We looked at 263 million online conversations around hate speech online, to see how it has changed since the start of the pandemic. We looked at social media sites, forums and blogs to see how racism and other topics have evolved between 2019 and mid 2021 – and we’ve put together some key facts from the report for you.
But just to say, before you read on – this blog post contains some stats that some people might find difficult to read. If at any time you feel like you need help, you can get one-to-one support from one of our trained Digital Mentors here.
Why did we do the report?
2020 was not a typical year for any of us, not only because there was a global pandemic and lots of lockdowns, but also because of the rise of racism and hate speech. From the Black Lives matter protests, #stopasianhate, and celebrity comments and attacks about transphobia and homophobia. We thought it was really important to look at what was going on online…
What is Hate Speech?
Hate speech is defined as a “speech that expresses hate or encourages violence towards a person or group” This can be based on something such a race, sexual orientation, sex or religion.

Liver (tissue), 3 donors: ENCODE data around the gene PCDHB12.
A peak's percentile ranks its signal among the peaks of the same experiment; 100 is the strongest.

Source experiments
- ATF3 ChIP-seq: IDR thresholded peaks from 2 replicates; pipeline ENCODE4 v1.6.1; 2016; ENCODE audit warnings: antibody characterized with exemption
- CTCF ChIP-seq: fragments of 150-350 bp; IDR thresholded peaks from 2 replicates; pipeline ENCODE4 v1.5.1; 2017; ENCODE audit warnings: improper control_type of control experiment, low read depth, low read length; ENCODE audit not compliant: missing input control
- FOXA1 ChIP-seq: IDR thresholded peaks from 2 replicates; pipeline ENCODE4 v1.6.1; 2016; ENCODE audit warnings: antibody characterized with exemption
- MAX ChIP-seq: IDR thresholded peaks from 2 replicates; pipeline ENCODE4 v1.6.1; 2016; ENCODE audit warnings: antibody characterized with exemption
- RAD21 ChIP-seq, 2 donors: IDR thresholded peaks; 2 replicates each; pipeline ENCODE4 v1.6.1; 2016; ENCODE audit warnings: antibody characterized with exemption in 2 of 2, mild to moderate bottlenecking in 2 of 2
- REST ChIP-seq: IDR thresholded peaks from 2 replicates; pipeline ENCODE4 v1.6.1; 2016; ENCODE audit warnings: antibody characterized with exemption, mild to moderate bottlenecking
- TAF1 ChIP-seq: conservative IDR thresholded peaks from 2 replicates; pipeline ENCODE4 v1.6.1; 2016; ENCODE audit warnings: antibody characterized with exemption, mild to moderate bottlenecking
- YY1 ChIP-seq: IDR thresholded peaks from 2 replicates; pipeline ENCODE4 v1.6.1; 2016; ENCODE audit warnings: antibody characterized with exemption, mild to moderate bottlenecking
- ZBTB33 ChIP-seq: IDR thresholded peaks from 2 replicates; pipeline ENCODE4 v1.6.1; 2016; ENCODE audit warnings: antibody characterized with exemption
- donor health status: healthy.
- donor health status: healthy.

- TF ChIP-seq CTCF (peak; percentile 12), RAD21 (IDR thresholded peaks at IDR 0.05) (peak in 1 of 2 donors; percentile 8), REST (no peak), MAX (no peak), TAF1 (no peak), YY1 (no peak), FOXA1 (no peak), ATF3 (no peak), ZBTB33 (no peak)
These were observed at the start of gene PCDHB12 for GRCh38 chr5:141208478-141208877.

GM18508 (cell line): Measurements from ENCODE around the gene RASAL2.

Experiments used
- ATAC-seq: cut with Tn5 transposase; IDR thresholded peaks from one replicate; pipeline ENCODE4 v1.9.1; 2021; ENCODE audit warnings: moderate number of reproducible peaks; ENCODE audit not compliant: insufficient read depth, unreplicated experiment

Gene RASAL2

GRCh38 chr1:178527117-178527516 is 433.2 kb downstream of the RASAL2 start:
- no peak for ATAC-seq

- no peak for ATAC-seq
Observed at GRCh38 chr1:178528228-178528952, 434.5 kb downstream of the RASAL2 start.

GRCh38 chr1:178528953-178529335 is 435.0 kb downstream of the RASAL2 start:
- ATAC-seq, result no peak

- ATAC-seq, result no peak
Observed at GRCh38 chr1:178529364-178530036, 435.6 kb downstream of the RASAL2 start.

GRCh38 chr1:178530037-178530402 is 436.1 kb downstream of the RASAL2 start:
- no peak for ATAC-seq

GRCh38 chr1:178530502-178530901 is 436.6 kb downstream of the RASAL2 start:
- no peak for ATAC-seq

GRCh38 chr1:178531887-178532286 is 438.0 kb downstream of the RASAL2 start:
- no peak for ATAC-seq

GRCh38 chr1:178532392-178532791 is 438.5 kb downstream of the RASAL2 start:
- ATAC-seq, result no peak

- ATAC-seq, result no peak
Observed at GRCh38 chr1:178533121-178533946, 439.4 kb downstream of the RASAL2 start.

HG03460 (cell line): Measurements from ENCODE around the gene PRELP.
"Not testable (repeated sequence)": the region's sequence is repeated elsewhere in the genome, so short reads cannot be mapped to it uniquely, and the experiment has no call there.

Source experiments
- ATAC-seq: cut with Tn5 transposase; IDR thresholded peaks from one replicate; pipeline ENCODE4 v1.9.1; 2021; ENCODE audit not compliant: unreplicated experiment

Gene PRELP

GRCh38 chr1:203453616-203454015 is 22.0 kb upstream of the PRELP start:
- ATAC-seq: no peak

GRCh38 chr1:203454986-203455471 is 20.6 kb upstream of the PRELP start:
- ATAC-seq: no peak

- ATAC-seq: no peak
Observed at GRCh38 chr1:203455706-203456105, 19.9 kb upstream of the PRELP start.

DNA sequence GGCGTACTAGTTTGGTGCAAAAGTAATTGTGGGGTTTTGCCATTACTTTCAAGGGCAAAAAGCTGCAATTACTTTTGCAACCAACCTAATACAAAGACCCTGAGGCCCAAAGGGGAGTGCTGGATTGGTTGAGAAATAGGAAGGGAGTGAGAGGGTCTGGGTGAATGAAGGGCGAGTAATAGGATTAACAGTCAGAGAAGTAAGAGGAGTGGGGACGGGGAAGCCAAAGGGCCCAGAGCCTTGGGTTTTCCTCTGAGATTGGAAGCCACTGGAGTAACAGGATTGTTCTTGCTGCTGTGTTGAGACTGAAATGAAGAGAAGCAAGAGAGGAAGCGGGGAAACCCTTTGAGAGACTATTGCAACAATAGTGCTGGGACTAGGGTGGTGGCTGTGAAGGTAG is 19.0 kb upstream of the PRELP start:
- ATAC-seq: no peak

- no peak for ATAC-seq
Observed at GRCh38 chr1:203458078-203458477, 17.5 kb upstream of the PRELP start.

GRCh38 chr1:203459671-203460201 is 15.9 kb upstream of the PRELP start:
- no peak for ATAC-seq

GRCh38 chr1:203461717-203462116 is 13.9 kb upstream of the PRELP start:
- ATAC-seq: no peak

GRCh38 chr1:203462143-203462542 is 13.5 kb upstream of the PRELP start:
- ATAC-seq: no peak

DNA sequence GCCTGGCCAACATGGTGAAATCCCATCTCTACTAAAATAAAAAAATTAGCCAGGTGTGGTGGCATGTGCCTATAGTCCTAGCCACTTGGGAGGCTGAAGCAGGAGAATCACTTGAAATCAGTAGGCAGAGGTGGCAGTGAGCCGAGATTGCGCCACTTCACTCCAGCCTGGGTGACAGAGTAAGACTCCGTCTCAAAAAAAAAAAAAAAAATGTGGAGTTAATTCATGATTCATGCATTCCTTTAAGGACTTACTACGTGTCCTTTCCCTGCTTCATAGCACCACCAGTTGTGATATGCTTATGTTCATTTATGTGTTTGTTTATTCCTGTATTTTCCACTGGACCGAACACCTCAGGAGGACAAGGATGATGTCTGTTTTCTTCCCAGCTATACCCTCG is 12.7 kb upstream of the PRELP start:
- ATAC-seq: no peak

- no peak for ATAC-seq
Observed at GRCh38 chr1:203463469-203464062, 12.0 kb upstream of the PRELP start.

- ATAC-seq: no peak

If someone were to act on those words, that would be defined as a hate crime.
What did we learn?
- Between 2019 and mid-2021 – On average there was a new post about race or ethnicity-based hate speech every 1.7 seconds.
- The beginning of the pandemic spurred ethnicity-based hate speech as anti-Asian hate became significantly more common and widespread.
- There was a 28% increase in ethnicity based and racist hate speech in the UK and US.
- Since the start of the pandemic discussions online of violent threats in the UK increased by 10%. This increase matched with big events, like the Black Lives Matter protests in summer of 2020 and the violent attacks against people in Asian communities.
- Anti-Asian hate speech increased by 1662% in 2020 compared to 2019. This shows how quickly hate speech can grow.
- Hate speech about gender or gender identity has increased by 14% since the start of the pandemic.
- Homophobia made up 85% of conversations relating to hate speech about sexual orientation.
- Discussions about violent threats online saw a 22% increase following the start of the pandemic and the resurgence of the Black Lives Matter movement in the summer of 2020.
- In the UK, the peak for hate speech discussions and examples of hate speech online occurred prior to the peak for incidents of hate crimes. This suggests the potentially dangerous impact that online hate speech can have on ‘real world’ violent attacks.
For more, you can download the full report here.